FINER: So I would say two things on this. First is the purpose of putting together these extensive severe sanctions packages in consultation with our European allies is to make very clear to Russia the costs of going forward. If you impose those costs in advance, they're already sort of taken in by Russia and the deterrent effect of the sanctions is reduced because they already assumed the cost.

But second, I would say the United States has already imposed some sanctions on Russia. Just in recent days, in response to some of the destabilizing actions that Russia is already taking inside Ukraine.


That will obviously be ratcheted up considerably with the significant financial sanctions that we have prepared and that we are ready to pull the trigger on the minute Russia crosses the border if they choose to do that.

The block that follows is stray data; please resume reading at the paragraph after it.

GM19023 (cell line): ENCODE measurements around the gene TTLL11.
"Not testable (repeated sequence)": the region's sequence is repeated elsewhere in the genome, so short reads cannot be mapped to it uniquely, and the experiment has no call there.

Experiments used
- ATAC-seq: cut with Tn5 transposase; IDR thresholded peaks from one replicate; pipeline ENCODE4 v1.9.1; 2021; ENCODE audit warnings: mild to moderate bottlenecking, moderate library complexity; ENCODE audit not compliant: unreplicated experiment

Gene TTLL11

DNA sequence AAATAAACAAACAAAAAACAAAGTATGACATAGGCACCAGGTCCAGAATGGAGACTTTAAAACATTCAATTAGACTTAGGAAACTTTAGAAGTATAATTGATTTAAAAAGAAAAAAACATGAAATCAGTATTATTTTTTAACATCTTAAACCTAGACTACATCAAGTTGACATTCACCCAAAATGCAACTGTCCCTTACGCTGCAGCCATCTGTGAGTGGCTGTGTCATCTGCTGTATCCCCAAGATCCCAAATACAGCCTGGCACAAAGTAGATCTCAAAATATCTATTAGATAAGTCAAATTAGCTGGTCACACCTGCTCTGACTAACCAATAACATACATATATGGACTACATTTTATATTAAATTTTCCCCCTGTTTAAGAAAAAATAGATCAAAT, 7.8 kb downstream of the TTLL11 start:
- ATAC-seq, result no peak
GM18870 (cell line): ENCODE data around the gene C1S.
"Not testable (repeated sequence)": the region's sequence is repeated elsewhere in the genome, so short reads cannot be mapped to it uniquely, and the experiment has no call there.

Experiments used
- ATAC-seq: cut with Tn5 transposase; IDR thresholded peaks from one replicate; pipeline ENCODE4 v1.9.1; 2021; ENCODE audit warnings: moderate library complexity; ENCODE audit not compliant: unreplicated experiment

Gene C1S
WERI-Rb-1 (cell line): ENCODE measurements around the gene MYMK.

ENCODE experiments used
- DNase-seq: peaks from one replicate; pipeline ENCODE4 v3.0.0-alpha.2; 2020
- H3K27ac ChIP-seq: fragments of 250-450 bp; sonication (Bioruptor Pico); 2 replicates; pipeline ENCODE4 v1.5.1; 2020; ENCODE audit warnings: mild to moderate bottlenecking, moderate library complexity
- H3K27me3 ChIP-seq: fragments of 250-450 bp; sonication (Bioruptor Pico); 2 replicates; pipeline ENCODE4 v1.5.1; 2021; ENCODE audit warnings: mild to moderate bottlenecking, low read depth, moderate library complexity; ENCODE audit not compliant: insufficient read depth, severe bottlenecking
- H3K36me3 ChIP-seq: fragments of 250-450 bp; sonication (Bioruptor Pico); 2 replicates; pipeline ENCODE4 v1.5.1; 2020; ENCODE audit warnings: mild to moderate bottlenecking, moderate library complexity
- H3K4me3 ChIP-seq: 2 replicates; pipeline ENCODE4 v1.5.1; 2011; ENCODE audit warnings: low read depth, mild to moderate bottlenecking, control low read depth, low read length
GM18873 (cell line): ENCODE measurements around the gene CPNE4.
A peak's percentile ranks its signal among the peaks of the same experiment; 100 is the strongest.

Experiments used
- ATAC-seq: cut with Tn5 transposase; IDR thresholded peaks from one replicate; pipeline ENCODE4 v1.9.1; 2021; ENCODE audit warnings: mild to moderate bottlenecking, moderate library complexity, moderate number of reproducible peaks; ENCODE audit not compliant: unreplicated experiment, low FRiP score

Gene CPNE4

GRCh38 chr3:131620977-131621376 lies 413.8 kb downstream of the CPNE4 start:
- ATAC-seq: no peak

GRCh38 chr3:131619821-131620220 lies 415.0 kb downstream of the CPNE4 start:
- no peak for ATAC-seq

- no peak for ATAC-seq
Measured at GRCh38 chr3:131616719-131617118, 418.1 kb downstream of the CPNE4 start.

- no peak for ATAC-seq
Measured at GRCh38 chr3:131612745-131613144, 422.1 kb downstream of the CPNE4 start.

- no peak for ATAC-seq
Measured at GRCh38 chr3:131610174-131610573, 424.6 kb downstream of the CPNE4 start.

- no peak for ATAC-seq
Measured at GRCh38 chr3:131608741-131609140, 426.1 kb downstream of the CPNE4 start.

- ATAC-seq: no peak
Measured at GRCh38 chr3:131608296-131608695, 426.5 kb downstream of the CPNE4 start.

BERMAN: The 8,500 U.S. troops on standby, what is the trigger that would cause their deployment?

FINER: So that's going to be a decision for the alliance to make. As you describe in your opening, those troops have been placed on high alert by the president. The alliance will make decisions about force posture adjustments, but they're ready to go at a moment's notice when the alliance decides.

And the important thing to point out is this is not an aggressive step by NATO. This is a defensive step that they would be taking, and a reassurance step in response to what Russia has done, which is amassing now 100,000 troops on the Ukraine border and starting to flow troops as well into Belarus, which borders three NATO countries.

BERMAN: Is it possible those troops would be deployed before a Russian incursion?